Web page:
THIS month, International Women’s Day has been celebrated around the world and in East Lothian, in particular, we have paid our respects to the ‘Rural’ as it marks its 100th anniversary.

The Rural, as the Scottish Women’s Rural Institute has always been known, is often seen as a quiet, genteel organisation, offering feminine activities and friendship, but its foundation came at one of the most turbulent times in the women’s movements...and its founder, Catherine Blair, was rumoured to have been in the thick of it!

It is claimed that Catherine – who set up the very first Scottish Women’s Rural Institute, in Longniddry – may have hidden women prisoners from their jailers and helped them escape as the British justice system battled against the rise of activism in the suffragette movement.

Catherine was a known suffragette and founder of the Institute.

Born in 1872 in Bathgate, she married farmer Thomas Blair and their family home was Hoprig Mains Farm, near Gladsmuir.

Although she was an active member of the Women’s Social and Political Union (WSPU), chairing local meetings and writing many letters to the press, she did not engage in militant protest because of her young family.

However, with the support of her husband, she turned Hoprig Mains Farm into a clandestine refuge for Scottish suffragette prisoners released under the Cat and Mouse Act (the Prisoners [Temporary Discharge for Ill Health] Act).

Among those most famous for reportedly staying at the farm was political activist and nurse Edith Hudson, who was the same age as Catherine.

Edith was imprisoned in Edinburgh in 1909 for refusing to pay taxes because women were not considered ’persons’ and did not have the vote. Nannie Brown, also a militant suffragist, described her as “the first political prisoner in the new Calton Jail”.

Following her release, she travelled to London, where she was imprisoned again, for taking part in a London window-smashing raid.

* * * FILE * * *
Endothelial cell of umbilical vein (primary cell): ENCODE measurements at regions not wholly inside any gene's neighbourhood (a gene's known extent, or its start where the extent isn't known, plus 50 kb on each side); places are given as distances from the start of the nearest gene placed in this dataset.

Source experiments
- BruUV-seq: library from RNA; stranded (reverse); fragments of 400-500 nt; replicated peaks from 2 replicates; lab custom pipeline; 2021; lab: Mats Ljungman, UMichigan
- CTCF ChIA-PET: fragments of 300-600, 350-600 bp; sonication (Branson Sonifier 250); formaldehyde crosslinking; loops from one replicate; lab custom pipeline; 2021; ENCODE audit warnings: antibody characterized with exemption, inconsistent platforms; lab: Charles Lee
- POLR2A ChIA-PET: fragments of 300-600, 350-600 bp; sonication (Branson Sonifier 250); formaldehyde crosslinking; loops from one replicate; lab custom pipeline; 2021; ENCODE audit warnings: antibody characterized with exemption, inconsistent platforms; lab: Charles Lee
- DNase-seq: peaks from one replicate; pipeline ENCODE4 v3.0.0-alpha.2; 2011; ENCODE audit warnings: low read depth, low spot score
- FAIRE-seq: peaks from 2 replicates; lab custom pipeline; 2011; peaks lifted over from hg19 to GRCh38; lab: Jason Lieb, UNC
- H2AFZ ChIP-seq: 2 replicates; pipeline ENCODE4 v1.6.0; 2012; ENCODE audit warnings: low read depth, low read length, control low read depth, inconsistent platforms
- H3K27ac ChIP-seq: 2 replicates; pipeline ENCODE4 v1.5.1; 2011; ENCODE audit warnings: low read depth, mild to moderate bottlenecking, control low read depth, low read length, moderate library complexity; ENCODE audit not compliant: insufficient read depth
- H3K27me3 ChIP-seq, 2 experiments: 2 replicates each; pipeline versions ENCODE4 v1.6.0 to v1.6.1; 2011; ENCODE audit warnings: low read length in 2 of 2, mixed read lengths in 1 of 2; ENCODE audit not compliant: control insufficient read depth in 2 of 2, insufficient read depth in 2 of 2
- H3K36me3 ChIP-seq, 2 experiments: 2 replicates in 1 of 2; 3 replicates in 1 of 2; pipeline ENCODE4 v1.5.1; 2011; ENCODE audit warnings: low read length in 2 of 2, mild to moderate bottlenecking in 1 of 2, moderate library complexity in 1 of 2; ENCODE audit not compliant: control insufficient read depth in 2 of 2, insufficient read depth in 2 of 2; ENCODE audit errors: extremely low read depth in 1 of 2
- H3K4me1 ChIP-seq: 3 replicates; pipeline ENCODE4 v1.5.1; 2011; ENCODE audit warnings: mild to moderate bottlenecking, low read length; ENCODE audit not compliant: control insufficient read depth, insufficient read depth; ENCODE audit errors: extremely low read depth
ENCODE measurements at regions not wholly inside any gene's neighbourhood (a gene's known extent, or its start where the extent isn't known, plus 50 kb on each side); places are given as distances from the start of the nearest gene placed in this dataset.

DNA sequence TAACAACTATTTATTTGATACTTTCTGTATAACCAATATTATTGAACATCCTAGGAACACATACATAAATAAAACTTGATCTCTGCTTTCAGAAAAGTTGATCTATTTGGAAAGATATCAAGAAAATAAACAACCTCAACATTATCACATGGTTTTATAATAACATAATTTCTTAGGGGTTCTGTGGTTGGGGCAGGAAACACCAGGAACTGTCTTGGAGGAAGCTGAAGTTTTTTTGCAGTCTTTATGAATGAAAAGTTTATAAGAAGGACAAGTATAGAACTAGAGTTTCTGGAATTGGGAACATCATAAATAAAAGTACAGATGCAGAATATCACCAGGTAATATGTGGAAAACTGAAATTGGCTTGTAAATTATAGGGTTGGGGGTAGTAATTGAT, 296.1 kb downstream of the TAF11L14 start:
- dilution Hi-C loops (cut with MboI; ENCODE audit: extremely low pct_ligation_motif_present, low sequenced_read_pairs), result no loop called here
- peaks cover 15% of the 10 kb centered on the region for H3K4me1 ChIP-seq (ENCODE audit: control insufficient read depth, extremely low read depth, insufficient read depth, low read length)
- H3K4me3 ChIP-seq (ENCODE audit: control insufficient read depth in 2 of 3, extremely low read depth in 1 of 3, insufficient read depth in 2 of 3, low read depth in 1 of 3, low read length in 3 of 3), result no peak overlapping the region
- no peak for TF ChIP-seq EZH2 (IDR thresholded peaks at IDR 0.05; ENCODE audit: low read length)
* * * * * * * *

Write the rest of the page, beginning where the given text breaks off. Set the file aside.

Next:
In Holloway, it was reported that Edith battled against force-feeding, knocking down six prison wardens as she fought back.

In 1913, as the protests continued, Edith and three other Edinburgh WSPU members, Arabella Scott and Agnes and Elizabeth Thomson, planned to set fire to Kelso Racecourse grandstand.

They were jailed for nine months and immediately went on hunger strike.

They were released under the Cat and Mouse Act, which allowed prisoners to be freed under licence if their health became endangered.

Under the act, they had to return to prison when their licence was up but this never happened voluntarily and police officers struggled to keep them under supervision.

Edith Hudson was last seen apparently resting at the home of fellow suffragette Dr Grace Cadell, in Edinburgh. Then she disappeared, never to be heard of again.

It has long been believed she hid at Hoprig Mains Farm under the protection of Catherine Blair and her husband.

Reports later surfaced of Edith giving a talk about her earlier prison experiences, possibly to the Rural in the county.

Catherine once recalled a time when there was “a suffragette lying in our hammock in the garden, rocking with laughter at the evening paper which told of her escape to France”.